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Spokane, Washington  Est. May 19, 1883
News >  Spokane

Condon proposes panel to discuss jobs training

With $500 million of public works projects scheduled during the next five years, Spokane Mayor David Condon has a plan to create a qualified local workforce to help in construction.

Condon announced Monday his idea to convene a group to discuss how best to train workers for construction careers, which he said will help raise Spokane’s depressed median income to national standards. The group will consist of veterans, people with disabilities, women, minorities, people with criminal records and young people, as well as contractors and union and business representatives, according to the mayor’s spokesman, Brian Coddington.

The plan is in response to an ordinance passed last month by the City Council mandating that a certain amount of work on public works construction projects be performed by apprentices. Condon called the ordinance, which was put forth by Council President Ben Stuckart, “a good first step.”

“The jobs plan takes the next step,” he said.

Stuckart said he wasn’t informed of Condon’s jobs plan until it was announced at a news event Monday.

Condon said he will have specific proposals for how to “recruit, train and employ … a deeper and more qualified workforce” by July 1, when Stuckart’s apprenticeship rule will require that public works projects over $350,000 use apprentices for up to 5 percent of labor hours. In 2016, the requirement jumps to 10 percent, and to 15 percent the following year.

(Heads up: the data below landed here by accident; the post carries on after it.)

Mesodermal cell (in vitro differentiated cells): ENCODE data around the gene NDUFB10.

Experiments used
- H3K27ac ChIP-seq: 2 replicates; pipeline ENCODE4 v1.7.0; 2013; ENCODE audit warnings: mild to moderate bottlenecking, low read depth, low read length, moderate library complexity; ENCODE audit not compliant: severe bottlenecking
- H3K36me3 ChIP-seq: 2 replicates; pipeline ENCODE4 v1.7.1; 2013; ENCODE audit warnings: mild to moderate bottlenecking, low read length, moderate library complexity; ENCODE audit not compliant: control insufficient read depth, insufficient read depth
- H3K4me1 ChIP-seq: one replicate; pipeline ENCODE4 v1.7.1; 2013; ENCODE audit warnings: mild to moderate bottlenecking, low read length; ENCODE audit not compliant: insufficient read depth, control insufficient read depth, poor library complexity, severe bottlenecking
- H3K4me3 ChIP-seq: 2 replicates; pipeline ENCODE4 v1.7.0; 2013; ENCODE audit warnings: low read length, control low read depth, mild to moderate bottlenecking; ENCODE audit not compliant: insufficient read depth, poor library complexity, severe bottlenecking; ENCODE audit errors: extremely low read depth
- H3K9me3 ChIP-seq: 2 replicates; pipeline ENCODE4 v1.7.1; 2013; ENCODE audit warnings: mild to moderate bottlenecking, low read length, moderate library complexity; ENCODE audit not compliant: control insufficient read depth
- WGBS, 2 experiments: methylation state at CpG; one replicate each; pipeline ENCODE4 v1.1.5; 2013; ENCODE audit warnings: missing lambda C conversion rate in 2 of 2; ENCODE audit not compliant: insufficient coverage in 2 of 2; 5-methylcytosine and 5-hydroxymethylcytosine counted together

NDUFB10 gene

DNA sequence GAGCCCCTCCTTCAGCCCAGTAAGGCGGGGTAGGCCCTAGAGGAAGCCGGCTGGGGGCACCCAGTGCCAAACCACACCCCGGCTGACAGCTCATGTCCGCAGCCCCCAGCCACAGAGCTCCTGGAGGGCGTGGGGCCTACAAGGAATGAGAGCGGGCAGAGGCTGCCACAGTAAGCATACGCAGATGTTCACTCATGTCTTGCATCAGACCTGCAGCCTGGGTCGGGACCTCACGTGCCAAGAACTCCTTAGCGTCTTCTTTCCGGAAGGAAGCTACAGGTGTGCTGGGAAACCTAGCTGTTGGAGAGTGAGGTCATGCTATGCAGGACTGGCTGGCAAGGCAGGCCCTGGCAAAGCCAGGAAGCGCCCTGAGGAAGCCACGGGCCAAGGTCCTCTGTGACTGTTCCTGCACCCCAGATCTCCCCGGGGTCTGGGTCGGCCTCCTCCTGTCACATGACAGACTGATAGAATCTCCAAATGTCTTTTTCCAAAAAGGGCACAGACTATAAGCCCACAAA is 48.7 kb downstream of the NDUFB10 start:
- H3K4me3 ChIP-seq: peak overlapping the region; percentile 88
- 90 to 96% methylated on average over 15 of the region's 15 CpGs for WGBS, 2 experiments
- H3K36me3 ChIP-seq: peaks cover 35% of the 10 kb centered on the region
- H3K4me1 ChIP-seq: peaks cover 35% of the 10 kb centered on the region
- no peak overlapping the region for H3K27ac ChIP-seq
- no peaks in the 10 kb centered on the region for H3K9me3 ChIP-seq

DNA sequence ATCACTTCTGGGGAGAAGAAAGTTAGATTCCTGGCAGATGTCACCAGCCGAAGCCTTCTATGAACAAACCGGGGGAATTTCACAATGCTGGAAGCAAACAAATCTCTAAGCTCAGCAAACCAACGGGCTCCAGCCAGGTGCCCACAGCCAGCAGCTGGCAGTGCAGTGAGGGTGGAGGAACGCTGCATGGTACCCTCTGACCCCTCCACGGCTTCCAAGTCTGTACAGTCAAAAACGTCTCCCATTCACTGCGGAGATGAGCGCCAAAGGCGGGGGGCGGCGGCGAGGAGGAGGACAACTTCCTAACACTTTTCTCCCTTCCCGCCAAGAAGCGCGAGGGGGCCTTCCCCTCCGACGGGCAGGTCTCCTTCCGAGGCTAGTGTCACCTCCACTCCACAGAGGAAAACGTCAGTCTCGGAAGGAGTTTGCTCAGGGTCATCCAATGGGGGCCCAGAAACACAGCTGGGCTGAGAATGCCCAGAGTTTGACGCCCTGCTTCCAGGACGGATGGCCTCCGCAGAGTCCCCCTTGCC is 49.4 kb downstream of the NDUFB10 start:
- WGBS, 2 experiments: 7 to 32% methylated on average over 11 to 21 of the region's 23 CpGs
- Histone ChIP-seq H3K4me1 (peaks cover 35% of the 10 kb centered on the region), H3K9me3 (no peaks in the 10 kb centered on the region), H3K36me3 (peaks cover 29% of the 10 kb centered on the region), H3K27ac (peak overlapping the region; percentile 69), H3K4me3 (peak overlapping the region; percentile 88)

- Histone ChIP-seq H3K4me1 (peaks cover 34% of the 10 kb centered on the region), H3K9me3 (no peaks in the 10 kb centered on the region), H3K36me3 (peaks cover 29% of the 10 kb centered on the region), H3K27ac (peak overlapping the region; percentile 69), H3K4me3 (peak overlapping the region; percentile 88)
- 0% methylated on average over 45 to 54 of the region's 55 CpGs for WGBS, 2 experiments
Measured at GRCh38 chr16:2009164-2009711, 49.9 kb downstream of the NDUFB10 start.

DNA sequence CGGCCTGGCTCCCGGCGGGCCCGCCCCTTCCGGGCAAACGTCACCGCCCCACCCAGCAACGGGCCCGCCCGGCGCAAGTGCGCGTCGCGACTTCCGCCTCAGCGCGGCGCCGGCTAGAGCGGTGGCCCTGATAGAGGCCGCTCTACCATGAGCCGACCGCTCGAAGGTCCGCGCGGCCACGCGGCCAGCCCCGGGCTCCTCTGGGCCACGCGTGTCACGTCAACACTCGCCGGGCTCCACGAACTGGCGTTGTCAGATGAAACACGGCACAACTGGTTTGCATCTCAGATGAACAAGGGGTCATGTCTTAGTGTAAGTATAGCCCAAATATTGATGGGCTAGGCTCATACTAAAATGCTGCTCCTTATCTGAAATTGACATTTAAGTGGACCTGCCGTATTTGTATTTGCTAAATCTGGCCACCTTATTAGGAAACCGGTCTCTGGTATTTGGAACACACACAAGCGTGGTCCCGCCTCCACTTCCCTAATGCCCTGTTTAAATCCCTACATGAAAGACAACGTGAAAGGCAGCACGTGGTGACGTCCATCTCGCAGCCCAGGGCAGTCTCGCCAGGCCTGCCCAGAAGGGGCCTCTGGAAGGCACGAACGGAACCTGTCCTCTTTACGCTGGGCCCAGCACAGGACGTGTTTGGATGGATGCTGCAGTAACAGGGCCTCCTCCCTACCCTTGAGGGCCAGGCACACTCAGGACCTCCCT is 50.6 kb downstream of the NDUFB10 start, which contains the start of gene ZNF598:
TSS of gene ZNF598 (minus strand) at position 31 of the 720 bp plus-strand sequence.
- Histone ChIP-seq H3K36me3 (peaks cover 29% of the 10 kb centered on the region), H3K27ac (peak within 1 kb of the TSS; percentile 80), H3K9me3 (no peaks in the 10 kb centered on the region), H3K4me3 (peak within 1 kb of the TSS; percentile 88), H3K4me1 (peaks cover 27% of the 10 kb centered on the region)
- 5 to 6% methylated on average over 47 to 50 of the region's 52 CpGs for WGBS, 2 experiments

The bulk of the work in the next five years will be done as part of the city’s $310 million Integrated Clean Water Plan, a massive rebuilding of the city’s sewer infrastructure. Other upcoming projects include the $60 million renovation of Riverfront Park and the beginning of the 20-year street levy, both recently passed by voters.

The day the council voted on the ordinance, Condon sent a letter to Stuckart asking him to postpone the vote so the city could create an implementation policy, “refine” the current ordinance and develop a job description for the compliance officer to oversee the apprentice program.

In Stuckart’s ordinance, the compliance officer was housed in the utilities department, which is leading the vast majority of public works projects at the city.

Condon and Rick Romero, the utilities chief, argued against this, saying it was too burdensome for an already busy department. Romero said having a compliance officer in his department put him in a tough position because he and his staff often work closely with contractors.

In Condon’s jobs plan, the officer would be in the city’s finance department under Jennifer Stapleton, the city’s grants manager. Stapleton told council members Monday she approved of the idea because she already dealt with many compliance issues with grants.

Stuckart suggested he wouldn’t fight the move, noting that the council sets policy and the mayor’s administration executes it.

Both Condon and Stuckart said one of their primary goals with their respective efforts was to raise the area’s median income, which is about 70 percent of the statewide average and 78 percent of the national average. 

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